A gentle purr is being whipped up from the ceiling fans as the weather-beaten face of a woman in a flimsy straw hat stares down at me. On either side of her are neat stacks of perfectly rolled cigars and battered wooden boxes labelled Cohiba, Romeo y Julieta and Robusto. But I'm not in Havana, nor the Philippines, where these striking, charcoal-grey images were captured. I'm in the rather fine lobby of the hotel H1898 in Barcelona.
It's a sultry assembly of marble, wood panelling, striped upholstery and brick flooring; the ambience is languid, as people drape themselves on elongated sofas and sip cold drinks. The imposing stone edifice surrounding it was once the headquarters of the General Philippines Tobacco Company, and the hotel's name was taken from the year in which Spain's last two colonies – Cuba and the Philippines – gained independence.
There wasn't much fanfare when the H1898 opened just under two years ago. But the sensitive restoration of this landmark building, coupled with top-notch service, is garnering it quite a reputation. While the hotel has taken on a character of its own, with modern flourishes and specially commissioned photography, the colonial influence prevails. Many original features have been restored, from the mahogany-panelled offices to the original parquet flooring, which has been lifted and remodelled as expansive coffee tables in the lobby.
In the brick vaulted basement, an emerald-green tiled swimming pool with an adjoining sauna, steam, fitness and treatment rooms have been added. But when the weather is warm, which it is for at least half of the year in Barcelona, the place to relax is the roof terrace, with its pool, day-beds and loungers set among potted plants, and, of course, its view. The best time to enjoy it is as the sun is setting, with a mojito or chilled cava from the rooftop bar.
H1898, La Rambla 109, Barcelona, Spain (00 34 93 552 9552; www.nnhotels.es). Unlike many of Barcelona's new breed of design-focused hotels that are tucked down sinuous, pedestrianised streets, H1898 is conveniently located near the top of La Rambla, where it borders this tourist-mobbed thoroughfare and the hip Raval neighbourhood. The Gothic quarter and seafront are both just a short walk from the hotel.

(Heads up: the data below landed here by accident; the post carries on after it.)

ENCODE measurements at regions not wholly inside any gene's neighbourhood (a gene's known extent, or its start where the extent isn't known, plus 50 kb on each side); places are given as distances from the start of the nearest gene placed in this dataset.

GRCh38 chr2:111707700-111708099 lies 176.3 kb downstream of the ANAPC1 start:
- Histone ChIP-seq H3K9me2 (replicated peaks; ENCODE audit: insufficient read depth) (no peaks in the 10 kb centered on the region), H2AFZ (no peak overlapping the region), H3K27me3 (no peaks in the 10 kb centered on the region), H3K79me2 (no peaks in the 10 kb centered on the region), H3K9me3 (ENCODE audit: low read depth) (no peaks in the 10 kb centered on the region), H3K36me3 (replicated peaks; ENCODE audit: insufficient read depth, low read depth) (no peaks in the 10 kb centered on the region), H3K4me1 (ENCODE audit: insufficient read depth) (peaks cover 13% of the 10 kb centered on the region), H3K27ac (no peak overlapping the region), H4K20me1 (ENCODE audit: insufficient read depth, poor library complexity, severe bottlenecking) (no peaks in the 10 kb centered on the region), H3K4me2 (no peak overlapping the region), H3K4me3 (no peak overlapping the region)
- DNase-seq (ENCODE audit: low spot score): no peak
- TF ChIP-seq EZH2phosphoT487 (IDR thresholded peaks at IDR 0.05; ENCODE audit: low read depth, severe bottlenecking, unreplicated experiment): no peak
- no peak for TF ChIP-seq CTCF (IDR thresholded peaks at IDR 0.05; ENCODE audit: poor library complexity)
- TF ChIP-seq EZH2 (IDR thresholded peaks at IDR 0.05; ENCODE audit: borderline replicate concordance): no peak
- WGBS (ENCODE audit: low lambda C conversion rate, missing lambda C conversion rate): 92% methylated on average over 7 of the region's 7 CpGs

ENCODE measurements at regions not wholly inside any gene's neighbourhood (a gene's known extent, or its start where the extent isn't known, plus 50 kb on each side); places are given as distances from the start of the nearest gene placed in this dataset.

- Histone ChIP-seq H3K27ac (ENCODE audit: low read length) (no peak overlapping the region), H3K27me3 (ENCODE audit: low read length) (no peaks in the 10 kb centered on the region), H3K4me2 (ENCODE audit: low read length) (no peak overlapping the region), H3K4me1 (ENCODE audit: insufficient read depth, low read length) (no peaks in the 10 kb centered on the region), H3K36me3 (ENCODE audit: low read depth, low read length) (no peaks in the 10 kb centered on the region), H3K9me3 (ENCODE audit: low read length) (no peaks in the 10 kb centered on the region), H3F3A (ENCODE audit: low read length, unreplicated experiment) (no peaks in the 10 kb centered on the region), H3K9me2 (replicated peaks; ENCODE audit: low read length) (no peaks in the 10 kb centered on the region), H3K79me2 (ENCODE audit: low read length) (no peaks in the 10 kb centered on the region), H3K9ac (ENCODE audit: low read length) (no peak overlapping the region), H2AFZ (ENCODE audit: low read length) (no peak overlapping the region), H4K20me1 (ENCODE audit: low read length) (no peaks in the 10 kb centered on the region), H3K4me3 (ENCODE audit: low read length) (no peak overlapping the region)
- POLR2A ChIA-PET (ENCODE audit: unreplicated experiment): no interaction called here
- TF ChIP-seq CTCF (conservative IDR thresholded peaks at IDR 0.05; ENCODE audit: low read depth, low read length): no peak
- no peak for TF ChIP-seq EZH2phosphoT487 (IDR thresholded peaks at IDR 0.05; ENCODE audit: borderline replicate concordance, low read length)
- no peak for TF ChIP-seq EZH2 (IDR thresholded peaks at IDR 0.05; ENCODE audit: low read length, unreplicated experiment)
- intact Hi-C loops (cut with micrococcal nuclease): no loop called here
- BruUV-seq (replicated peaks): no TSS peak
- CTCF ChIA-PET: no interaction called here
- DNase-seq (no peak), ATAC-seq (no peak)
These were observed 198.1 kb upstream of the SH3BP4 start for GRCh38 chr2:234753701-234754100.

Time from international airport: the efficient express airport buses stop at the Plaça Catalunya after the 15-minute ride, which is a five-minute walk to the hotel.
The 169 rooms are identical in style – think Henley Regatta meets New England beach home, with candy-striped upholstery and a corresponding colour scheme. Ours was pillar-box red (others range from moss-green to charcoal and navy), with dark wood flooring, chrome fittings and a framed vintage nautical map of the South China Sea. The hotel's reading material was placed in an old cigar box. Some rooms have interior views, others overlook La Rambla or incorporate balconies, while the suites have separate sitting rooms, and two have terraces with private plunge pools. There's the statutory five-star pillow menu, soft cotton bedlinen and shiny marble bathroom.
Freebies: Etro 1898-branded bathroom goodies; tea and coffee – although, bizarrely, there's no kettle, so you have to request hot water from the guest relations desk.
Keeping in touch: direct-dial phones, flat-screen TVs with cable channels and complimentary broadband connection, and Tivoli radios. Free Wi-Fi is available in the lobby.
THE BOTTOM LINE
Double rooms start at €213 (£152), room only. Breakfast is an additional €21.40 (£16.50), but is a little lacklustre. Instead, walk five minutes down La Rambla to La Boqueria food market for breakfast in style at Bar Pinotxo: pa amb tomaquet (toasted bread smeared with tomato and olive oil), washed down with cava.
I'm not paying that: The Hotel Banys Orientals (00 34 93 268 8460; www.hotelbanysorientals.com), in the genteel Born district, has simple but stylish double rooms from €107 (£76), room only.